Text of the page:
Research Tools

The Brain Recovery Lab under the direction of Teresa Jacobson Kimberley studies non-invasive brain stimulation and neuroimaging to better understand how to help people recover from brain injury or disease.

Transcranial Magnetic Stimulation

Transcranial magnetic stimulation diagram


Transcranial magnetic stimulation (TMS) is a form of safe, painless, non-invasive brain stimulation that can be used to measure brain excitability. Repetitive TMS can be used to influence brain activity by either increasing or decreasing brain excitability. This valuable tool can help us better understand the pathology of a disease or can be used as an adjunct to treatment.



Transcranial magnetic stimulation brain diagram

Transcranial magnetic stimulation (TMS) and functional magnetic resonance imaging (fMRI) are complementary tools to examine brain function. Here we use both to illustrated the areas of the brain in the laryngeal motor cortex associated with vocalization (peak area of fMRI activation in orange) and the area of the brain that controls the vocal cord muscles (TMS electrical field distribution of vocal cord evoked response in blue).

Hot color: Task fMRI activation

Cool color: TMS electric field distribution



Diffusion Tensor Imaging

Diffusion Tensor Imaging


Diffusion tensor imaging (DTI) is a type of neuroimaging technique that can image the white matter pathways in the brain. The water molecules contained within an axon’s myelin sheath have a direction of movement (diffusion). When imaged with a particular magnetic resonance sequence the direction of a pathway can be imaged. For example, the fibers that are colored red in this image have a right/left direction, blue has a head/foot direction and green illustrates front/back. We use this type of imaging to select an area of interest, called a seed, and then examine for what pathways are connected with that seed.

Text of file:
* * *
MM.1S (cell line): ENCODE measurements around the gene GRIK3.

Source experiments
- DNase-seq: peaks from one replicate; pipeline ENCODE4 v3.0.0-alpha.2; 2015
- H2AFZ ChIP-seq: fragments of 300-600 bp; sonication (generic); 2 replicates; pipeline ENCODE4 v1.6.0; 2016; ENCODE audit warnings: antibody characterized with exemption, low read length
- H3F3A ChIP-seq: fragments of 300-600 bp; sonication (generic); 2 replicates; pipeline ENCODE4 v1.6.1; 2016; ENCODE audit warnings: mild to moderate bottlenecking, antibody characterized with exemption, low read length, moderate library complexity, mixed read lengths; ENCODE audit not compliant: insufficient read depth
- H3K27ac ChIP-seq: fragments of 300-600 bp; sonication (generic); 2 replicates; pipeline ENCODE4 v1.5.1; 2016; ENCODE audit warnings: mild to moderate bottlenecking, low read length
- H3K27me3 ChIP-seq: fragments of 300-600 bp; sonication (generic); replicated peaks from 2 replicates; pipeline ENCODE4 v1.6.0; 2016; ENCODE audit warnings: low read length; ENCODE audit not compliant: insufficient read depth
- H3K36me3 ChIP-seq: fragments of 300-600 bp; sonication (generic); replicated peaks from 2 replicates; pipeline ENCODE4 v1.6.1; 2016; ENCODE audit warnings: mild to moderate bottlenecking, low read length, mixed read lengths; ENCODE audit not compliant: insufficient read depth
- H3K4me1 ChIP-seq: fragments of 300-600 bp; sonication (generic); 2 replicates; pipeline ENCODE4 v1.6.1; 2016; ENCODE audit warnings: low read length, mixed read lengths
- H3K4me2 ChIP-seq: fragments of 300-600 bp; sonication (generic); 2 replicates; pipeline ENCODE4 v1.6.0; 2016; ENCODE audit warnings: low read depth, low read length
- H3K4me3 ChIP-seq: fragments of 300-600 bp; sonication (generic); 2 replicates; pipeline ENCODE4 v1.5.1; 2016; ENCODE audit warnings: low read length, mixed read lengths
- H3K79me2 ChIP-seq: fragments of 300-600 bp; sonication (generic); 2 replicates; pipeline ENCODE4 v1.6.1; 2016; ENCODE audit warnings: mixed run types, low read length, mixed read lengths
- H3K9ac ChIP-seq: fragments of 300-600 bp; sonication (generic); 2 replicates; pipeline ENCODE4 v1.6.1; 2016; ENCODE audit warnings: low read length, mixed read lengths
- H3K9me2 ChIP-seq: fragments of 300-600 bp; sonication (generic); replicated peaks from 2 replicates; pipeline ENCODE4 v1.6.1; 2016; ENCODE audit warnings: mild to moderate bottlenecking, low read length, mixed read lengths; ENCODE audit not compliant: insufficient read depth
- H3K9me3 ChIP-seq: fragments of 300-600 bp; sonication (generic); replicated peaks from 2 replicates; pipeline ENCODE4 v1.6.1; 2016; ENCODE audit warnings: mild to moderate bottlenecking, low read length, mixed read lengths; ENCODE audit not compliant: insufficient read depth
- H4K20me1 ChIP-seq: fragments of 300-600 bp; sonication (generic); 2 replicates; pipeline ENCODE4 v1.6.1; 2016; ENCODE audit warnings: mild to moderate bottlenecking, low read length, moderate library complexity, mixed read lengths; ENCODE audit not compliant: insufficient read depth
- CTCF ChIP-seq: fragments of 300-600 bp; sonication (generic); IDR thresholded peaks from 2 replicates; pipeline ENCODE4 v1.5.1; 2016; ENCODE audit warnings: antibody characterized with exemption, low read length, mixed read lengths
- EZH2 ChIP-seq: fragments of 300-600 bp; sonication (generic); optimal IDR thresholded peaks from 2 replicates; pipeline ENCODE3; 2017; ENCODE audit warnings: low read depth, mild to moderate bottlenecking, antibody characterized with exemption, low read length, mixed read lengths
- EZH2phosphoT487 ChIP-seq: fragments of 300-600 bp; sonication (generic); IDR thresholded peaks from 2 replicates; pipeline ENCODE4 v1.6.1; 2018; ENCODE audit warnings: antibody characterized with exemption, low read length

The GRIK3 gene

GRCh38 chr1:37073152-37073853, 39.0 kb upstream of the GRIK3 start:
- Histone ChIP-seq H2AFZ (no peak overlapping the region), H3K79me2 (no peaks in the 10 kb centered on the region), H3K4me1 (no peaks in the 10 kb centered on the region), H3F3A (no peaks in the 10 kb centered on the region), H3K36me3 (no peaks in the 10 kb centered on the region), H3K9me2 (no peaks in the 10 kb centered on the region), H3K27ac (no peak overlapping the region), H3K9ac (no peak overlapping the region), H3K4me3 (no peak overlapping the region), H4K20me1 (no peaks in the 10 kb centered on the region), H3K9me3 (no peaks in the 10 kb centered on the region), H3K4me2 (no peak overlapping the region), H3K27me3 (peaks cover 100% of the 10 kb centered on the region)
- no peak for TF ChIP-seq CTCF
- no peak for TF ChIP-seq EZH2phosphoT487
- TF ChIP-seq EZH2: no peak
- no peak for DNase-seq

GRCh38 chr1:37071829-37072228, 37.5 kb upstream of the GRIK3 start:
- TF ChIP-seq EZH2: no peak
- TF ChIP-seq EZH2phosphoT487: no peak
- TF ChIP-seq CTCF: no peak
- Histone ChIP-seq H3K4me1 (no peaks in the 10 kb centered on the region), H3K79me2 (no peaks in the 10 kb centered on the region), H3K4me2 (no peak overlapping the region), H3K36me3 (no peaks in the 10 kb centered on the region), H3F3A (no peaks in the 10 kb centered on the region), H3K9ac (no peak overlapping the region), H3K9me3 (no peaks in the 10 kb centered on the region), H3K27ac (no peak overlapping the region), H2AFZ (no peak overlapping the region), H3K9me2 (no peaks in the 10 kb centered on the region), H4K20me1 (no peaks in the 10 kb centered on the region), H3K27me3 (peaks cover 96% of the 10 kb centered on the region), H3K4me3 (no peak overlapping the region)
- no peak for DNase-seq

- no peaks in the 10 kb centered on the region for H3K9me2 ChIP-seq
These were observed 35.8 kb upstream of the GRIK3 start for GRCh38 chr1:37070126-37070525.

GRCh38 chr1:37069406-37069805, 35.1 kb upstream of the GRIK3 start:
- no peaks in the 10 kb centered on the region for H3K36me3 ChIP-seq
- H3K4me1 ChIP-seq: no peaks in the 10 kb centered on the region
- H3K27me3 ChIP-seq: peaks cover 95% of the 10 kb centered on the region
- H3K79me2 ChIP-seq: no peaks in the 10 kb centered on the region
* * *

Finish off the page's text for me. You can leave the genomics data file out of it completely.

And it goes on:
Vagus Nerve Stimulation (VNS)

Vagus Nerve Simulation (VNS)

In a study involving rehabilitation of patients with hand and arm impairment following a stroke, patients are implanted with a device called a vagus nerve stimulator. It is similar to a cardiac pacemaker, but the stimulation lead is attached to the vagus nerve in the neck. Evidence from prior clinical trials suggests that paring vagus nerve stimulation (VNS) with rehabilitation can increase the rate at which the brain relearns tasks. Vagus nerve stimulation is not a new therapy, it has been used to treat epilepsy for over 20 year